The vouchers are a great value to workers and a real taste of French culture for workers who come from abroad. For further guidance on non-mandatory benefits see our France guide
In nearby Belgium, workers enjoy a comparable voucher system, with employers contributing $7.75 and employees putting in as little as $1.25 per day. The total is completely tax free for the workers and partially tax free for employees, making it a good value from both perspectives.
Belgium also offers the Eco Cheque plan, which also can be used for meals. The plan allows employers to issue up to $280 per year on vouchers tax free that can be used for all types of ecologically-friendly products. For further guidance on non-mandatory benefits see our Belgium guide
In Italy, the Work Year has 14 Months
It’s not uncommon for countries to offer a 13th month of pay as an end-of-year bonus. In Brazil, Singapore, Philippines, and many other countries, workers receive a 13th month of salary as either a legally-mandated practice or a commonly-held bonus.
Italy, however, goes one step further, granting a 14th month of pay to some workers (primarily in the field of commerce, or to senior executives.) The two bonus months are paid on July 1, and in late December, right before Christmas. That gives qualified workers some extra cash for summertime activities, and for ensuring a joyous Christmas season.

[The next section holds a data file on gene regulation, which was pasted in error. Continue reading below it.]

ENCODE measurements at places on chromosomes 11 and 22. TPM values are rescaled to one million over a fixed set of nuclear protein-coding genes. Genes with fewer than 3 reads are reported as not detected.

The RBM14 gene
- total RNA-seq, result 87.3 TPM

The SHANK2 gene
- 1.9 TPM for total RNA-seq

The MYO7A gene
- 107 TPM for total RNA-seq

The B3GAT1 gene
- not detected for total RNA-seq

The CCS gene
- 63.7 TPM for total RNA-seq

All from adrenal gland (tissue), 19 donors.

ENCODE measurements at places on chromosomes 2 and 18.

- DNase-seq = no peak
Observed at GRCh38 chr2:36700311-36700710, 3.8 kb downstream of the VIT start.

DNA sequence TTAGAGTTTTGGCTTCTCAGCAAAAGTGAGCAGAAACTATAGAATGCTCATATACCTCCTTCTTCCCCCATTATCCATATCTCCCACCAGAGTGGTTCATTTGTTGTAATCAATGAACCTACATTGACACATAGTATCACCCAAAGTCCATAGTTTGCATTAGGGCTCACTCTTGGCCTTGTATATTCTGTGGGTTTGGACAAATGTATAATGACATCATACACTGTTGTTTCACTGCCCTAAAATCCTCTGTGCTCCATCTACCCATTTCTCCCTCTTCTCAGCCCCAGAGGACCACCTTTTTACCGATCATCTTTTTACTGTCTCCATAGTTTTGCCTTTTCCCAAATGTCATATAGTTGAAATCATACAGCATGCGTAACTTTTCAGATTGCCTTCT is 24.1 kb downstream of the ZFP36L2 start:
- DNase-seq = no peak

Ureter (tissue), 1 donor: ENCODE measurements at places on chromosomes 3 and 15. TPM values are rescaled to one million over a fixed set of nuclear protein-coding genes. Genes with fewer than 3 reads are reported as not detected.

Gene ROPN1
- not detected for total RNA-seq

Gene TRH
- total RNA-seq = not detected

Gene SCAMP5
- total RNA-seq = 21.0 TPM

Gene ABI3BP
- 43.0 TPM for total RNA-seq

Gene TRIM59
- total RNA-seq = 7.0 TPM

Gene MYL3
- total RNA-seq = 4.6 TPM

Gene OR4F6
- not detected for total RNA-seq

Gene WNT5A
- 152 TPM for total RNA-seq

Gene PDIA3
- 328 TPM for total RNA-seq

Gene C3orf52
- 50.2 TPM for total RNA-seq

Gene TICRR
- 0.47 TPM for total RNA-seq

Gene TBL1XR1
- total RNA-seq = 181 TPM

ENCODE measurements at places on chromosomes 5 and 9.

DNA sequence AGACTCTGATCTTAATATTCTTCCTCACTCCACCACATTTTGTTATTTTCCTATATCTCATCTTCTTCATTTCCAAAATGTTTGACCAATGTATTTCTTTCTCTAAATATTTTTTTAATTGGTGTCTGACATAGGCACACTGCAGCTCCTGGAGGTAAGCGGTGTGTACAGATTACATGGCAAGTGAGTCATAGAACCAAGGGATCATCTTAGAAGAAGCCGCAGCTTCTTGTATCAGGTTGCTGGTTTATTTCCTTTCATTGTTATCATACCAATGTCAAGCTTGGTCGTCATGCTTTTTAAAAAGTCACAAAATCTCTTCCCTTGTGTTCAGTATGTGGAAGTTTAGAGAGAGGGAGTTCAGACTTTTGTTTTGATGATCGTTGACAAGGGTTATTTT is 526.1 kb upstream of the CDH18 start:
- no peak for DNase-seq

The payment does not include a family allowance bonus, which is based on earnings over 12 months. The 13th and 14th-month payments are pro-rated for earnings based on a full year of work, so workers have a strong incentive to stick to their jobs at least long enough to receive the bonus pay.
Smokeless in America
Once a symbol of cool in America, smoking is slowly becoming a major taboo in the country. In fact, the rate of smokers in America dropped to a record low in 2018. Only 14% of American adults smoked cigarettes last year, compared to a high of 42% in 1965, when Americans were largely unaware of the health risks cigarettes posed. The figures show as steady drop that has continued this day.
Corporate America has been part of the solution. Companies offer a range of wellness programs as benefits to their workers and one of the most effective has been the smoking cessation component at many companies.
There may not be any specific tax savings to offering a smoking cessation program to workers, but focusing on wellness as perks for workers helps a company on numerous levels. It helps keep workers in the best condition possible, so there are fewer days lost to illness or sick leave. It also creates a positive and optimistic environment in the workplace, which can inspire and motivate workers, even those who do not directly benefit from the wellness initiatives.
Benefits for the New Works Era
While contract workers often say they enjoy the freedom of the freelance lifestyle, they also make sacrifices. They do not qualify for the standard work protection enjoyed by regular full-time employees, including a minimum wage, overtime pay, severance pay, or retirement benefits. They also do not receive benefits that could raise their quality of life and help them save on taxes.
Done right, benefits can make the difference between workers staying or going. In an age of movement at a speed that’s never been seen before, benefits can make a difference, especially when they conform to the culture of the host countries. The Papaya Global platform makes it easy to support the perks workers expect in every region.
Learn more about benefits across the world by visiting CountryPedia, a guide to key labor laws in every country – updated regularly – for planning overseas expansion and ensuring global compliance.